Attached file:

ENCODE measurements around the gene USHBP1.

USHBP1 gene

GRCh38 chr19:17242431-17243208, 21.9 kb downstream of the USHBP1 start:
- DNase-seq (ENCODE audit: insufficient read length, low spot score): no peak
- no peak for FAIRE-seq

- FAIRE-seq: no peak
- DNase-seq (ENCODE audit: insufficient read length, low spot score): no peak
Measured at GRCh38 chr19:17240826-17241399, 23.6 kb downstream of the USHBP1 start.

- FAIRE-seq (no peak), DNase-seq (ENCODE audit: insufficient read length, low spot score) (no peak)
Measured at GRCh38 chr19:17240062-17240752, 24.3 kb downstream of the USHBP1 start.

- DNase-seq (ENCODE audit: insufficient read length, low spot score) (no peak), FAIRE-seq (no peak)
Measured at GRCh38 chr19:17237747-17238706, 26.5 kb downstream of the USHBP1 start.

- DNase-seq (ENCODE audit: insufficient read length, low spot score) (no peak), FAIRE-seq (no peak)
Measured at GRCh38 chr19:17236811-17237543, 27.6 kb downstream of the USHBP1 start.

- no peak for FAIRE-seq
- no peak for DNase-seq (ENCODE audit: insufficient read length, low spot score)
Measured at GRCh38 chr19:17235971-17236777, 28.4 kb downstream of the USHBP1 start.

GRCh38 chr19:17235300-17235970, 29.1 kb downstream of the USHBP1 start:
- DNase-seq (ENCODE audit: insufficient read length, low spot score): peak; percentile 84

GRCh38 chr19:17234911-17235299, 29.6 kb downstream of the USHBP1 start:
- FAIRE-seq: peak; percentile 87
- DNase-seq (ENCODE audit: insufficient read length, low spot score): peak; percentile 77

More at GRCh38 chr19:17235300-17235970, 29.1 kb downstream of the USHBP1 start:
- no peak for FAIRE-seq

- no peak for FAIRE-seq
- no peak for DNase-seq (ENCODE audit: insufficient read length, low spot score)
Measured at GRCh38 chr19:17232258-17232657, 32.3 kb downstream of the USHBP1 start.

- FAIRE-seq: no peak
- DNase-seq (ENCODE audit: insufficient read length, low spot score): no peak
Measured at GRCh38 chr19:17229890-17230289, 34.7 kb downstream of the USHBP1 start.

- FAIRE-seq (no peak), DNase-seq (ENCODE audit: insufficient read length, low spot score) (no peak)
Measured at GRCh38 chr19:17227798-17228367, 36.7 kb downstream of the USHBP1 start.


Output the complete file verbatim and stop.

ENCODE measurements around the gene USHBP1.

USHBP1 gene

GRCh38 chr19:17242431-17243208, 21.9 kb downstream of the USHBP1 start:
- DNase-seq (ENCODE audit: insufficient read length, low spot score): no peak
- no peak for FAIRE-seq

- FAIRE-seq: no peak
- DNase-seq (ENCODE audit: insufficient read length, low spot score): no peak
Measured at GRCh38 chr19:17240826-17241399, 23.6 kb downstream of the USHBP1 start.

- FAIRE-seq (no peak), DNase-seq (ENCODE audit: insufficient read length, low spot score) (no peak)
Measured at GRCh38 chr19:17240062-17240752, 24.3 kb downstream of the USHBP1 start.

- DNase-seq (ENCODE audit: insufficient read length, low spot score) (no peak), FAIRE-seq (no peak)
Measured at GRCh38 chr19:17237747-17238706, 26.5 kb downstream of the USHBP1 start.

- DNase-seq (ENCODE audit: insufficient read length, low spot score) (no peak), FAIRE-seq (no peak)
Measured at GRCh38 chr19:17236811-17237543, 27.6 kb downstream of the USHBP1 start.

- no peak for FAIRE-seq
- no peak for DNase-seq (ENCODE audit: insufficient read length, low spot score)
Measured at GRCh38 chr19:17235971-17236777, 28.4 kb downstream of the USHBP1 start.

GRCh38 chr19:17235300-17235970, 29.1 kb downstream of the USHBP1 start:
- DNase-seq (ENCODE audit: insufficient read length, low spot score): peak; percentile 84

GRCh38 chr19:17234911-17235299, 29.6 kb downstream of the USHBP1 start:
- FAIRE-seq: peak; percentile 87
- DNase-seq (ENCODE audit: insufficient read length, low spot score): peak; percentile 77

More at GRCh38 chr19:17235300-17235970, 29.1 kb downstream of the USHBP1 start:
- no peak for FAIRE-seq

- no peak for FAIRE-seq
- no peak for DNase-seq (ENCODE audit: insufficient read length, low spot score)
Measured at GRCh38 chr19:17232258-17232657, 32.3 kb downstream of the USHBP1 start.

- FAIRE-seq: no peak
- DNase-seq (ENCODE audit: insufficient read length, low spot score): no peak
Measured at GRCh38 chr19:17229890-17230289, 34.7 kb downstream of the USHBP1 start.

- FAIRE-seq (no peak), DNase-seq (ENCODE audit: insufficient read length, low spot score) (no peak)
Measured at GRCh38 chr19:17227798-17228367, 36.7 kb downstream of the USHBP1 start.